20-time Grand Slam winner Roger Federer renewed the call for merger of the men's and women's governing bodies
New York: Andy Murray has backed Roger Federer's call to merge the men's and women's tours, saying that many top male players believe it will be a positive step for tennis.
"When you have a lot of the top male players now starting to discuss and talk about it, that's definitely very promising," the Briton, who has often voiced his support for gender equality, told CNN on Friday.
"When these discussions happen it's quite important not just to see this merger through a man's eyes and to bring more women into the decision-making positions so that everyone's voice gets heard," added the twice Wimbledon champion, who used to be coached by Amelie Mauresmo.
The vision of having one unified tour, which has been debated on and off for decades, was renewed after 20-time Grand Slam winner Federer tweeted last month: "Just wondering ... am I the only one thinking that now is the time for men's and women's tennis to be united and come together as one?"
While professional tennis is suspended across the board due to the Covid-19 pandemic, the men's ATP Tour offers more prize money during the course of the year than the WTA events.
Hence it is little wonder that the topic has divided opinion, with Rafa Nadal among many who are backing the proposal while Australian Nick Kyrgios wasted little time in rejecting the idea.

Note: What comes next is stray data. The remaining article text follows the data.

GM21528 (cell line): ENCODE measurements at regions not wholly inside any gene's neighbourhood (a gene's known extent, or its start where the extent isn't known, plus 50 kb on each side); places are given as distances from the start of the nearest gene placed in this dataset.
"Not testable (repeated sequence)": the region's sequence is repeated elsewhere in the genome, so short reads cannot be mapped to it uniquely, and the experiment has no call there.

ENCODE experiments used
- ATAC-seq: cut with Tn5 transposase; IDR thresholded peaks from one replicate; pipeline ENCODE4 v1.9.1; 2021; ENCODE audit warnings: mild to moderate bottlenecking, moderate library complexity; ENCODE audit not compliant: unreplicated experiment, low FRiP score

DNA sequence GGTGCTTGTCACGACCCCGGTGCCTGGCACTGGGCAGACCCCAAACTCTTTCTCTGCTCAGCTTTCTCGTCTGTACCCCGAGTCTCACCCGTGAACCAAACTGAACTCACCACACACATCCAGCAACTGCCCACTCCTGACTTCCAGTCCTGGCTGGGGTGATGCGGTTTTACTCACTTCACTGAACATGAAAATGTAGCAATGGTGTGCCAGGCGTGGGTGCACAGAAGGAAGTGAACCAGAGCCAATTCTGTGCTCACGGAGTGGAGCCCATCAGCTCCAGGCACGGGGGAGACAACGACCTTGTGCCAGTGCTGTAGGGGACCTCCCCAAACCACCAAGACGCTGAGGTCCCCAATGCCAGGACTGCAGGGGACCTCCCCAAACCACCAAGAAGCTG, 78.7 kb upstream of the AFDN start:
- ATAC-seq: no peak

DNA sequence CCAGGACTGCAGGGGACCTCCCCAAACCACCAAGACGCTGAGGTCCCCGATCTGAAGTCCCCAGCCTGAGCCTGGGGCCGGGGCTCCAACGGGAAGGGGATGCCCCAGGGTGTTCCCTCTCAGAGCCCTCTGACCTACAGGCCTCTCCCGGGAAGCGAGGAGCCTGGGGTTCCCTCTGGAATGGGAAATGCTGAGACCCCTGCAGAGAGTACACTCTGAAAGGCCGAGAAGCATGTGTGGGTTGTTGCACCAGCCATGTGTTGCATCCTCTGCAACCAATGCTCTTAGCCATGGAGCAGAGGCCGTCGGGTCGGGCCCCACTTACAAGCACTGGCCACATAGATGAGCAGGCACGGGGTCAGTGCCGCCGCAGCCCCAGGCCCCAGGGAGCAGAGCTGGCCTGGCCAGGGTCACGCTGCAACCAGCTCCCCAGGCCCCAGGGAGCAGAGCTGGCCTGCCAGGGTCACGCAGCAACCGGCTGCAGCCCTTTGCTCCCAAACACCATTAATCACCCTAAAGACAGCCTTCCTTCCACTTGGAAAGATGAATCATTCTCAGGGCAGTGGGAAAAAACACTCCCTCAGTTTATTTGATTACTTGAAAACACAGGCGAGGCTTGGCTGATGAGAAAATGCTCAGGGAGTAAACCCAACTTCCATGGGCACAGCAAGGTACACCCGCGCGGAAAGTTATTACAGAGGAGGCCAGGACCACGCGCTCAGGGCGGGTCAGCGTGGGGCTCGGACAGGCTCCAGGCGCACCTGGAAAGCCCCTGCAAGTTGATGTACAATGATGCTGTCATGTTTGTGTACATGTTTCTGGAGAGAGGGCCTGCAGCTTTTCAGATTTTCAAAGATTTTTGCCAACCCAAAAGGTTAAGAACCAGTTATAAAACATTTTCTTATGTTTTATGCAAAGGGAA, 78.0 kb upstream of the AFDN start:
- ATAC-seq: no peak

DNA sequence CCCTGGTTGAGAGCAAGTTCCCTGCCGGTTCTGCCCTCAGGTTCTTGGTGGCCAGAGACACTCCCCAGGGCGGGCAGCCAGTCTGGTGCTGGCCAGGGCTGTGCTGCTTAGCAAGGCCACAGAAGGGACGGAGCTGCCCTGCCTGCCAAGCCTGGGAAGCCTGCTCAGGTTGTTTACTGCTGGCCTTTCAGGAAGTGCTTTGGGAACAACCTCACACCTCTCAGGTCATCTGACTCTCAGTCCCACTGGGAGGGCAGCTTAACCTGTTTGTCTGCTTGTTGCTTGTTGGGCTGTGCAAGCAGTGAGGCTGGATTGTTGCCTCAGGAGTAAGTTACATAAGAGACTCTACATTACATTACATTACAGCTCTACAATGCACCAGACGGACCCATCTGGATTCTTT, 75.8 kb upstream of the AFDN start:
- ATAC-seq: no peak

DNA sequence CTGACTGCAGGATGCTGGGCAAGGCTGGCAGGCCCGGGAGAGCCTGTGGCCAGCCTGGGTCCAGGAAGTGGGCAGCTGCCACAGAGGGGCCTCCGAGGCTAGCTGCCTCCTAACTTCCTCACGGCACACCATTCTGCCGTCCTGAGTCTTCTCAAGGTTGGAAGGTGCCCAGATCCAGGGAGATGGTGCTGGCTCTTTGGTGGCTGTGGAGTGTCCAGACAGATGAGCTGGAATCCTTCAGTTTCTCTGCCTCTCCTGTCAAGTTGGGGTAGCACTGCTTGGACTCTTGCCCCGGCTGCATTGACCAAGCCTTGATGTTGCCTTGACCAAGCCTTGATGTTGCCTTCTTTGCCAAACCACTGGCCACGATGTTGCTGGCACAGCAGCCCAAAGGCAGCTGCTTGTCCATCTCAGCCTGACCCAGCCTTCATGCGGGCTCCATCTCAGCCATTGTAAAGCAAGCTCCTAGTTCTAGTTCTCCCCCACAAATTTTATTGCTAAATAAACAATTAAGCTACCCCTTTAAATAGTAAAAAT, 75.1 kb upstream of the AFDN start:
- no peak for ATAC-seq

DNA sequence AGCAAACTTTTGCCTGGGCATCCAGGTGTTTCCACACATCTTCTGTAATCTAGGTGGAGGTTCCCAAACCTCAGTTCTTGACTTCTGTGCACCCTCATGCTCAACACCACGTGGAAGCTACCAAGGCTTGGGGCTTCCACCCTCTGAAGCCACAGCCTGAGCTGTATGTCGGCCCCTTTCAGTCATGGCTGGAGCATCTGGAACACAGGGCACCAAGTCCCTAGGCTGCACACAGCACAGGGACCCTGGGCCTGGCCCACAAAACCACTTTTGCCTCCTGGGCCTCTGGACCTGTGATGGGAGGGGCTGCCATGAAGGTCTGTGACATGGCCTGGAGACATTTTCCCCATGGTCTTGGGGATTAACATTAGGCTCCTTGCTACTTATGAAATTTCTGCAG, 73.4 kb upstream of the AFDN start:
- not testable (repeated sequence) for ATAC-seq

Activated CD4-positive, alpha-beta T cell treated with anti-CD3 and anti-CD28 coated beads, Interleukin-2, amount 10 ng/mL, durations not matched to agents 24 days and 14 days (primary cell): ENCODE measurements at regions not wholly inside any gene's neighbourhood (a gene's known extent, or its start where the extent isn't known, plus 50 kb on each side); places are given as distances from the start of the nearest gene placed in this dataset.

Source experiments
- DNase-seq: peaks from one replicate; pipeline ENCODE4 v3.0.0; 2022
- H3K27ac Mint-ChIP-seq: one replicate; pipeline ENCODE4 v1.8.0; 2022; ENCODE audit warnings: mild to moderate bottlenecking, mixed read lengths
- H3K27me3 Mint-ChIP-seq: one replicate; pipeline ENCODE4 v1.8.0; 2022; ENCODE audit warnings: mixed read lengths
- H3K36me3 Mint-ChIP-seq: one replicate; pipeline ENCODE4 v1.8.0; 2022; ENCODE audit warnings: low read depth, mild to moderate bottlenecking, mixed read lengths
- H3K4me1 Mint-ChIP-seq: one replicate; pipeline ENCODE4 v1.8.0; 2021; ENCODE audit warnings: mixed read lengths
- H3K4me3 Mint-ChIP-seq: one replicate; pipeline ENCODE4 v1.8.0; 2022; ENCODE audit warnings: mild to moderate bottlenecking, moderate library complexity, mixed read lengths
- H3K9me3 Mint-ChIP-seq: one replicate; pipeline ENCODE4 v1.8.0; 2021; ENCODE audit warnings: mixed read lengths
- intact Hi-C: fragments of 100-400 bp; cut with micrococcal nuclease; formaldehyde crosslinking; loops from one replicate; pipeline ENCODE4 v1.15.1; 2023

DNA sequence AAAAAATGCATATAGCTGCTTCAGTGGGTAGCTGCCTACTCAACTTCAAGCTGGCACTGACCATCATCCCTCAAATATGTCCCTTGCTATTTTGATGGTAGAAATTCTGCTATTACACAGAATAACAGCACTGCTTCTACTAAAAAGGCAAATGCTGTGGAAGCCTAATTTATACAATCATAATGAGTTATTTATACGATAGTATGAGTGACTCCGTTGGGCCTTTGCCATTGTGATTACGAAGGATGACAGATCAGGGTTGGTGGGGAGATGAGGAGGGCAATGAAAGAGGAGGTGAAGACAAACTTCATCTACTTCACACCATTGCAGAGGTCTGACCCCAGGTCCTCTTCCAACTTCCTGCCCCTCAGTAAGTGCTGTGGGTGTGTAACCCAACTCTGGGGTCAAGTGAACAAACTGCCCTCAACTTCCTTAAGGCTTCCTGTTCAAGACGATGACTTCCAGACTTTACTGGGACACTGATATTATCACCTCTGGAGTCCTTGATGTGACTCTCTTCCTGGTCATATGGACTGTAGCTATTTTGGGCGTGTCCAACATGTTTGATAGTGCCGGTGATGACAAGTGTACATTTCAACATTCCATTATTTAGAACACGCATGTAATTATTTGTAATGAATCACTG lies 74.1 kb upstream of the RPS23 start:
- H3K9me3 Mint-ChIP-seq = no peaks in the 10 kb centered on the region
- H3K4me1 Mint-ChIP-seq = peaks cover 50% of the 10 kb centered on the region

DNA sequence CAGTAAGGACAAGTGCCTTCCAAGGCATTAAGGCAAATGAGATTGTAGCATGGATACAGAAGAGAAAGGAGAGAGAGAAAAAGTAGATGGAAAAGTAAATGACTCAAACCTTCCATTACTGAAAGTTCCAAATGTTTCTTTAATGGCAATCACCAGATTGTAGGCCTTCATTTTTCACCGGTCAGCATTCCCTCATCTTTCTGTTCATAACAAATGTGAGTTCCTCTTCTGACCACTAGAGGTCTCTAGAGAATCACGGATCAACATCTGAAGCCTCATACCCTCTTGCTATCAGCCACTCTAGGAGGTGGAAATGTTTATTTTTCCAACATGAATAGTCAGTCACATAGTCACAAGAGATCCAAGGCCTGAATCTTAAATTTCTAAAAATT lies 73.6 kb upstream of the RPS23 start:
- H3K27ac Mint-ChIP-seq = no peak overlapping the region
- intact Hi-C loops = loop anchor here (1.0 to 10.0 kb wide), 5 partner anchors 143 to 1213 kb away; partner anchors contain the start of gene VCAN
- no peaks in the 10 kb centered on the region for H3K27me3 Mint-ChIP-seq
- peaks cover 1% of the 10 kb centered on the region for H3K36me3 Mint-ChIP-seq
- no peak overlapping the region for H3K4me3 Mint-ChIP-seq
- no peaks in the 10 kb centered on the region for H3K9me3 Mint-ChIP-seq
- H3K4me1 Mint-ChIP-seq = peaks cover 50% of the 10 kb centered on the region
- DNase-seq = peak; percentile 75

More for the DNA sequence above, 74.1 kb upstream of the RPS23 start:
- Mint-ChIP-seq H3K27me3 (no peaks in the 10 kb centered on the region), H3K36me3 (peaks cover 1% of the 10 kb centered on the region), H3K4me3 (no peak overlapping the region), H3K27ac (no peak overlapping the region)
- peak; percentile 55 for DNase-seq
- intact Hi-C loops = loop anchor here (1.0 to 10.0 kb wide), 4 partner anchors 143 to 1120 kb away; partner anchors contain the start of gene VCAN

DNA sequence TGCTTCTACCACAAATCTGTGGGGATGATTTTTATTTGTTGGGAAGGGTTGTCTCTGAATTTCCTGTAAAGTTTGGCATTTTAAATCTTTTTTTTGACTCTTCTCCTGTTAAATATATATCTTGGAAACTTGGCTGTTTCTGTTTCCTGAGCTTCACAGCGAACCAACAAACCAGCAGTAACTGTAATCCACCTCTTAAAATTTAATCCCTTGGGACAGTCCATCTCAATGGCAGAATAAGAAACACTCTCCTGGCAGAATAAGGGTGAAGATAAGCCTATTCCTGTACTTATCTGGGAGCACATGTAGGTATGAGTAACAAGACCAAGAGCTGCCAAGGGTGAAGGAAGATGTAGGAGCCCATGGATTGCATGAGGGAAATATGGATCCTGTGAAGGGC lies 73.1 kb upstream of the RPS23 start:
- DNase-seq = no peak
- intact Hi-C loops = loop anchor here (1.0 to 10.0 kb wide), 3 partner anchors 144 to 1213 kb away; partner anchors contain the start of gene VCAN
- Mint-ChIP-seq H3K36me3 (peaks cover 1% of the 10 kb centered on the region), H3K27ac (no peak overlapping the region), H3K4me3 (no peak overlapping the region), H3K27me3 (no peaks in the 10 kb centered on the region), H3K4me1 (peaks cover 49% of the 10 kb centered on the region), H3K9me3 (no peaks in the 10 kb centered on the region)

Billie Jean King has campaigned for a joint tour ever since she founded the Women's Tennis Association in 1973 - but it is only now that officials within the men's side of the sport seem to be willing to explore the possibility of a merger.
"I did have a chance to talk with Roger and... he said the reason he even thought about this is because he finally had some space and time to reflect and think about the sport," King told CNN. "We have to stay together as a sport."
Two-time Olympic gold medalist Murray said some resistance was to be expected, recalling conversations he had with fellow ATP players who were upset when the bigger tournaments started offering equal prize money.
"I spoke to some of the male players... who were unhappy because the prize money was equal and I said 'Well would you rather there was no increase at all?' And they said to me 'Yeah, actually'," said Murray.
"That's some of the mentalities that you're working with in these discussions."